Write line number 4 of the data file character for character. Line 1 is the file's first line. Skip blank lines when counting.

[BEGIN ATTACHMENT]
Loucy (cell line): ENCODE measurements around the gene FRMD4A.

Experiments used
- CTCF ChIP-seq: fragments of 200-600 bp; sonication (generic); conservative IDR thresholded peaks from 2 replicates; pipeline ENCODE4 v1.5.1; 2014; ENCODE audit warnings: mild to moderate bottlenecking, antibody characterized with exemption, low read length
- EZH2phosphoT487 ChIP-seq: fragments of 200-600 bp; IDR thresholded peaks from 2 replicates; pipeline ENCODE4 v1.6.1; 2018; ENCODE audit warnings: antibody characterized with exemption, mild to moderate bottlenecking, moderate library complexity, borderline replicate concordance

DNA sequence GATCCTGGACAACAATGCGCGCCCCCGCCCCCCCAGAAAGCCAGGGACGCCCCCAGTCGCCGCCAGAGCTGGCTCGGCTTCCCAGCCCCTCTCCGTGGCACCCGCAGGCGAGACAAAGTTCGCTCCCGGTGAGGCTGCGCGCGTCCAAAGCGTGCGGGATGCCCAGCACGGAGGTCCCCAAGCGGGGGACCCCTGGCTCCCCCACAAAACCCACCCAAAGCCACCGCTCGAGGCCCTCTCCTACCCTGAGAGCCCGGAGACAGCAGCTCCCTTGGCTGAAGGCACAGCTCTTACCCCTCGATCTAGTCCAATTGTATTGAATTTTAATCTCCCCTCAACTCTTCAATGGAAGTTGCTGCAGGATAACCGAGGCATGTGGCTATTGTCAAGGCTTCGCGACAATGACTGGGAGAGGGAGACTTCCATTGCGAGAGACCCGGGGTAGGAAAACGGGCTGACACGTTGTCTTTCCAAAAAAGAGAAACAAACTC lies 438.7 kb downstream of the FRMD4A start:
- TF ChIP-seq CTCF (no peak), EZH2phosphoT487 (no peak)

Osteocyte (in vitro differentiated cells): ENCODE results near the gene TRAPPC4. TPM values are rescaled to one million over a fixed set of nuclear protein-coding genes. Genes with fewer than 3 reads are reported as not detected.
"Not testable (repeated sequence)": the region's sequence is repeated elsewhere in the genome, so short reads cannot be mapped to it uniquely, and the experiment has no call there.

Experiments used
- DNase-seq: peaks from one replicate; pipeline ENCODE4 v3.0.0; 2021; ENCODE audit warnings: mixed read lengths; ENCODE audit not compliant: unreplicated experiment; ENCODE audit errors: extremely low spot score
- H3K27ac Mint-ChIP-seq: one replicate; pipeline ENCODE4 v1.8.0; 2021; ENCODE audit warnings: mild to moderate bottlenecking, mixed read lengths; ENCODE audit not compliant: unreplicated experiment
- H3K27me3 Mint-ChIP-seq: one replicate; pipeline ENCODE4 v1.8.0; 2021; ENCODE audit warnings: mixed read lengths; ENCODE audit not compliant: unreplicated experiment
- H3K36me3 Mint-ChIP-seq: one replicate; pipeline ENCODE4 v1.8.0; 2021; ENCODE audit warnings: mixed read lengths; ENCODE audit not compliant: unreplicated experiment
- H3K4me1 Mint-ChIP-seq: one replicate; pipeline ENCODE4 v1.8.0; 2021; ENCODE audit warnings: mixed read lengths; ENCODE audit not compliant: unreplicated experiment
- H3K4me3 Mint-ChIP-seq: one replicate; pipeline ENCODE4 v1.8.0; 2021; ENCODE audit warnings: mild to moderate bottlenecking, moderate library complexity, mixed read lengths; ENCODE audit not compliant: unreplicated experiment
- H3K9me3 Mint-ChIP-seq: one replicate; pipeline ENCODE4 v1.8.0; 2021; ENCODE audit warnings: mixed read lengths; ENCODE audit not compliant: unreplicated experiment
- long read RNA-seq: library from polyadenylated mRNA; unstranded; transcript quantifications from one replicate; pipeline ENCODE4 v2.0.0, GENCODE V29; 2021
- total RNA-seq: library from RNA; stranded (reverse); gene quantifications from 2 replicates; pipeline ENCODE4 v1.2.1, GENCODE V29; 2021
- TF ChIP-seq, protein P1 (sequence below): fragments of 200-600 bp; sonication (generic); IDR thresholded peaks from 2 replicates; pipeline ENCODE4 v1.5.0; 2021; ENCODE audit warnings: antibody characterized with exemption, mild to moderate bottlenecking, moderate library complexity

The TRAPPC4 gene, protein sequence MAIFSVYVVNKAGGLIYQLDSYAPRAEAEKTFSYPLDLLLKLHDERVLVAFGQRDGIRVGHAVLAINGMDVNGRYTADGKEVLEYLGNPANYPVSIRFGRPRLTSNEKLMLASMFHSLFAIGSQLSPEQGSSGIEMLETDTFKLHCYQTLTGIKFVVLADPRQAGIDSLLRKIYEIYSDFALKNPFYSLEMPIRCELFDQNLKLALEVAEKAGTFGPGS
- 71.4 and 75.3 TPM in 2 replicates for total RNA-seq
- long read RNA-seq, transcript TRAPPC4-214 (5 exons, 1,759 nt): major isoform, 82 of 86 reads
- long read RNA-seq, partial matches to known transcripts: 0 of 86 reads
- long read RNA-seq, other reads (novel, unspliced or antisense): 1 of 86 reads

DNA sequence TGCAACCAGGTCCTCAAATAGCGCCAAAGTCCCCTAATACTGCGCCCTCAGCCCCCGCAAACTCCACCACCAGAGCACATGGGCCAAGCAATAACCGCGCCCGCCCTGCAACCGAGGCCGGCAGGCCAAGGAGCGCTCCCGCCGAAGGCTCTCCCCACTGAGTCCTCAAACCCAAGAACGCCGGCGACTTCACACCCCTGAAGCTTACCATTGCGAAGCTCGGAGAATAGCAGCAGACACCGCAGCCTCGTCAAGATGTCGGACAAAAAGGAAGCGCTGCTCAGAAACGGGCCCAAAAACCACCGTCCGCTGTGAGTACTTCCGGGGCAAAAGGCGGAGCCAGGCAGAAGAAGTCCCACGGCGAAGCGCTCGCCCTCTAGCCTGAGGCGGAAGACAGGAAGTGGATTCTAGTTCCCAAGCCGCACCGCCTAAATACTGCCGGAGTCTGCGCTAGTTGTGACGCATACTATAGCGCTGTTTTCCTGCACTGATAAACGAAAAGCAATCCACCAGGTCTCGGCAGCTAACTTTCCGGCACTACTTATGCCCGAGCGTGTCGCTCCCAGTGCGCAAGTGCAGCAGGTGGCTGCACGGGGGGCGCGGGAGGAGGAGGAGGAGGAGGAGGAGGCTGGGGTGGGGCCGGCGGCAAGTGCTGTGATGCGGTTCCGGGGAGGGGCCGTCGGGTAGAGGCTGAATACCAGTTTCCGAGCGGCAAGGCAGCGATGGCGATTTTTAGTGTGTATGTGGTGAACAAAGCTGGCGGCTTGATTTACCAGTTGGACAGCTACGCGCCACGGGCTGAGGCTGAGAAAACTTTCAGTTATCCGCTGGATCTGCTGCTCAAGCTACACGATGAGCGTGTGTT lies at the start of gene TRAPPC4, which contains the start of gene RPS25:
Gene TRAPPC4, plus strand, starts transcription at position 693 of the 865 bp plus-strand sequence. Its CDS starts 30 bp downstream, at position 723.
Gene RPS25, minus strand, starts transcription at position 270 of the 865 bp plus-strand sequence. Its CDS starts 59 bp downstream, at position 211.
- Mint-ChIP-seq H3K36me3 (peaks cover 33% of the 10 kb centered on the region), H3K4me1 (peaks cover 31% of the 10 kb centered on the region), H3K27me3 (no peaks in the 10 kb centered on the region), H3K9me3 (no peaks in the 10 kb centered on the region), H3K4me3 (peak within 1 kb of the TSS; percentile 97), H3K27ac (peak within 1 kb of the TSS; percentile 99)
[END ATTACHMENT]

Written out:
- EZH2phosphoT487 ChIP-seq: fragments of 200-600 bp; IDR thresholded peaks from 2 replicates; pipeline ENCODE4 v1.6.1; 2018; ENCODE audit warnings: antibody characterized with exemption, mild to moderate bottlenecking, moderate library complexity, borderline replicate concordance